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    Movie Times | Movie Reviews | Theater Reviews
Norman Rockwell Museum Announces New Research Fellows in American Illustration
08:14PM / Friday, March 02, 2018
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STOCKBRIDGE, Mass. — Norman Rockwell Museum’s Rockwell Center for American Visual Studies, the nation’s first research institute dedicated to American illustration, announces its new Society of Fellows. 

Established to bring leading thinkers and fresh perspectives to the study of American illustration art between 1850 and the present, the Society of Fellows will explore the history and criticism of this understudied field, to more fully develop the language and discourse of an academic discipline devoted to published art. In addition to scholarly writings, the Society of Fellows will convene twice a year to engage in discussion and debate, posing key questions

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'Black Panther': It's All Good
By Michael S. Goldberger, iBerkshires film critic
04:51PM / Thursday, March 01, 2018
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As the film critiquing tumblers in my brain jumbled about during a viewing of Ryan Coogler's "Black Panther," one heck of an astute action-drama courtesy of Marvel Studios, I contemplated the complexities regarding one's point of view. Granted, this white, would-be silk stocking liberal was gratified by the racial and political wish fulfillment represented by the semi-secret, technologically advanced African kingdom of Wakanda where T'Challa, aka Black Panther, has just been elevated to the throne. But what remains of the kid in me took it a bit further.   I thought about heroes and what they meant to us in that portion of growing up that reveled in playing make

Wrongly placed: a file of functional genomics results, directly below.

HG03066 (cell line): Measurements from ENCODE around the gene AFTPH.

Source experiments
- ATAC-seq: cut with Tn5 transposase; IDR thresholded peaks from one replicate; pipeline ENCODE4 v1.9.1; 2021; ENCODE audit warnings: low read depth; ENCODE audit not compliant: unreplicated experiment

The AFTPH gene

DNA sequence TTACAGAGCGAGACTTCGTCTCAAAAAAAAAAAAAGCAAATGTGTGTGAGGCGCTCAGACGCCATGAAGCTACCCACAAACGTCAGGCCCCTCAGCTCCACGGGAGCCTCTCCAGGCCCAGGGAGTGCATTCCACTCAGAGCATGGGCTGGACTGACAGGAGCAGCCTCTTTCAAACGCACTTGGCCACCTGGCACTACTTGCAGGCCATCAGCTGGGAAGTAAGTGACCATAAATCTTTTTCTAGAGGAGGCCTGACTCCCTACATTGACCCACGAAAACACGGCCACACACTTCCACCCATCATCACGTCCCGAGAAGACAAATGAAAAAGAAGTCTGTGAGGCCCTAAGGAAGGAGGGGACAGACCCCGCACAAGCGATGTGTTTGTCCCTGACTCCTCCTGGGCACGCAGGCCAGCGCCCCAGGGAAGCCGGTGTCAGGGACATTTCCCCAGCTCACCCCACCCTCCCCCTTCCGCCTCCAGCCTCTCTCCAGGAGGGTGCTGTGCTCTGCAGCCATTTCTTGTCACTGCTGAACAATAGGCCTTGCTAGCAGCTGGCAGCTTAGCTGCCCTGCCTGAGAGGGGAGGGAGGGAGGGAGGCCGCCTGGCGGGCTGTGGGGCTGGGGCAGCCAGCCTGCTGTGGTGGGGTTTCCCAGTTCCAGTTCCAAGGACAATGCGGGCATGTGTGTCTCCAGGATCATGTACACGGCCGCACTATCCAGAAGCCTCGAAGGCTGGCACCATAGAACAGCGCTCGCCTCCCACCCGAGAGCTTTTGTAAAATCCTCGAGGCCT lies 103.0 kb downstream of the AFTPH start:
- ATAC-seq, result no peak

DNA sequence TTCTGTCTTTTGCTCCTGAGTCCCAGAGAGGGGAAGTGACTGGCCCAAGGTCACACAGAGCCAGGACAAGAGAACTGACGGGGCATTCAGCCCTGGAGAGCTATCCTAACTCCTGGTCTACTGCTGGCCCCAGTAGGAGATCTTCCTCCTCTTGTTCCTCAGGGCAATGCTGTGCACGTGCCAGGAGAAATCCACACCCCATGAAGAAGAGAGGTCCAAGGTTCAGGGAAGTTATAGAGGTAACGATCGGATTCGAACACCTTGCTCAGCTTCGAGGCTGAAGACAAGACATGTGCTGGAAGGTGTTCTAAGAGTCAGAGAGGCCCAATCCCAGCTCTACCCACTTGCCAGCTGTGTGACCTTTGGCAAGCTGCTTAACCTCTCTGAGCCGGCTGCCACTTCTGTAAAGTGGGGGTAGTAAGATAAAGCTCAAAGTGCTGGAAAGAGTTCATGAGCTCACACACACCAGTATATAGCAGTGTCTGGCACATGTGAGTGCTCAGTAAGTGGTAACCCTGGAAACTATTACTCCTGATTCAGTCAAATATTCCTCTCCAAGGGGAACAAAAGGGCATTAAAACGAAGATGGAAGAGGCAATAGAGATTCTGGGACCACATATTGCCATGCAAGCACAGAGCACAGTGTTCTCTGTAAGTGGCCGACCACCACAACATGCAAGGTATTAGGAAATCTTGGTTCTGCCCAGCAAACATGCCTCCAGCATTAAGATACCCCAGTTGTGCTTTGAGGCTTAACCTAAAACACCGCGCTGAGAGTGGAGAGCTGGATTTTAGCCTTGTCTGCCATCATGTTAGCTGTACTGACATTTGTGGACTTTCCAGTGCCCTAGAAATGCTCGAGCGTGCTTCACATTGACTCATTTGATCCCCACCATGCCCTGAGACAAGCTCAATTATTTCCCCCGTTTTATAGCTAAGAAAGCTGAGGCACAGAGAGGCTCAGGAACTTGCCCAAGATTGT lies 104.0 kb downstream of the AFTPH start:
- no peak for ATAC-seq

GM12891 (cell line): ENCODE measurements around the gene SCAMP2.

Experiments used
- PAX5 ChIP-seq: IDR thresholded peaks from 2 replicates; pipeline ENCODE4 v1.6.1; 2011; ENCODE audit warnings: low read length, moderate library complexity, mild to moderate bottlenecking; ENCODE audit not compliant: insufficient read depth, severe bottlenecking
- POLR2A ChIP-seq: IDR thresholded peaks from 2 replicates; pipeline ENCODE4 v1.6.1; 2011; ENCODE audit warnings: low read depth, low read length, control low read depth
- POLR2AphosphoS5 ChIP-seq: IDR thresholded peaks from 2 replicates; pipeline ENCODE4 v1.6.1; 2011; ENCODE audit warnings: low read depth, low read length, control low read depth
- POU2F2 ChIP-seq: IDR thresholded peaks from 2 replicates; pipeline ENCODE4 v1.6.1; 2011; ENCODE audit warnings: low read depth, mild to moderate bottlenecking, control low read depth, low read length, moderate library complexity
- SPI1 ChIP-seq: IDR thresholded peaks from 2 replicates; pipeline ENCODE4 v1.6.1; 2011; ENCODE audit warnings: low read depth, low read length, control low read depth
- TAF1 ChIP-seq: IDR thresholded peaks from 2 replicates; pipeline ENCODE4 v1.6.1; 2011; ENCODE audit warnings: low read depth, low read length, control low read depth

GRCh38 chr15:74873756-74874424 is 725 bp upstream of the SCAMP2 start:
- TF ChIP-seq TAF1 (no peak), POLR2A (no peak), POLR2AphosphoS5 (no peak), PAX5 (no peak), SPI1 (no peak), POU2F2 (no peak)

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MCLA Stages Adaptation of 'Rhinoceros'
06:30PM / Friday, February 23, 2018
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NORTH ADAMS, Mass. — The third show of Massachusetts College of Liberal Arts' Fine and Performing Arts Department's theater program continues to emphasize this season's theme of "We the People" with its adaptation of Eugene Ionesco's play, "Rhinoceros," which will open at 8 p.m. on Friday, Feb. 23, in MCLA's Venable Theater.     Guest artist David Lane, who directs the production, described "Rhinoceros" as an absurdist theater production that includes comedy and tragedy, as well as dark political tones.   "'We the People' is not a given, and democracy doesn't exist without a country of people to

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Norman Rockwell Museum Appoints Chief Philanthropy Officer
01:54PM / Friday, February 23, 2018
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STOCKBRIDGE, Mass. — The Norman Rockwell Museum has appointed Ellen Spear, currently president and CEO of Heritage Museums & Gardens in Sandwich, Mass., as the museum's new chief philanthropy officer.

Spear will officially join Norman Rockwell Museum over the summer, assuming a newly created senior-level position to lead the museum's development efforts at a pivotal time of growth. Spear succeeds chief advancement officer Michelle Clarkin, who joined the development staff of Fordham University in Manhattan.

Norman Rockwell Museum recently announced plans to assess the feasibility of adapting the Old Stockbridge Town Hall as a National Center for Illustration Education

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'The Art of the Oscar Picks': The Devil Is in The Details
By Michael S. Goldberger, iBerkshires film critic
05:04PM / Thursday, February 22, 2018
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On a recent gloomy night I pondered weak and weary, not because I was necessarily weak or weary, but because I like the expression and it was time to make my Oscar picks, an annual tradition I abhor with no small amount of dread and disdain. All the same, I was determined that this year's choices would be the likes of which the world has never before seen. Believe me.   They'd be so correct that people would be bored by them. I'm like a smart person. I went to the best schools. I make great deals. All I had to do was get a little help from the outside. It's all the rage, y'know?   Thus it was quite fortuitous that, after channeling the modus operandi of New